Employment in the U.S. aviation industry - Statistics & Facts
The U.S. aviation industry is comprised of a very extensive air transportation network with some of the world’s busiest airports that served a general aviation fleet of over 210,000 aircraft in 2015 and close to 660 million passengers boarded by the largest U.S. air carriers in 2016.
Employment in the U.S. aviation industry spreads outside of air transportation and also includes manufacturers of aircraft and parts, as well as Federal Aviation Administration (FAA) workers who regulate and oversee the country's airways and aviation system. In 2016, the average number of U.S. passenger airline full-time equivalent employees amounted to around 549,670 people. Around 82,700 of them were employed by a low-cost airline in that same year.
Most people involved in air transport work for the relative handful of major air carriers and only a minority is actually employed in specialized fields such as an airport pilot, technician or aircraft mechanic. In 2016, the number of pilots in the United States certified by the FAA was recorded to be at around 584,362. In the U.S., pilot certification is split into five categories: student pilot, recreational pilot, private pilot, commercial pilot, and airline transport pilot. The majority of aviation workers perform tasks unrelated to aircraft operations such as: flight services, baggage handling, fueling, food services etc.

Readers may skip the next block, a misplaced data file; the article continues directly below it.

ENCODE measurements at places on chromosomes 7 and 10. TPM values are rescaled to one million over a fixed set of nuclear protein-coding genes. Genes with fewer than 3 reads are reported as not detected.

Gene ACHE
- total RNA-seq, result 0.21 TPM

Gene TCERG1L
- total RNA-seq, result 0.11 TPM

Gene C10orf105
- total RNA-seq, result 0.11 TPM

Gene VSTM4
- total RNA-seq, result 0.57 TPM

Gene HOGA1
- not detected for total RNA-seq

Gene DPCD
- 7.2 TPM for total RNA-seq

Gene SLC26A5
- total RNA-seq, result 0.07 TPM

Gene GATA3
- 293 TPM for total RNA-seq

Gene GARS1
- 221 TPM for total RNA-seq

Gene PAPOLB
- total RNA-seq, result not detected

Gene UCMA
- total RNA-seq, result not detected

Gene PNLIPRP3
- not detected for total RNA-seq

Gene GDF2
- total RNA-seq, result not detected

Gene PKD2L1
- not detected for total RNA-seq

As of December 2016, American Airlines was acknowledged to be both the leading passenger airline in the U.S. by number of full-time employees and also having the best paid pilots in the whole U.S. commercial aviation. American Airlines pilots earned an average annual salary of about 280,000 U.S. dollars as of August 29, 2016.
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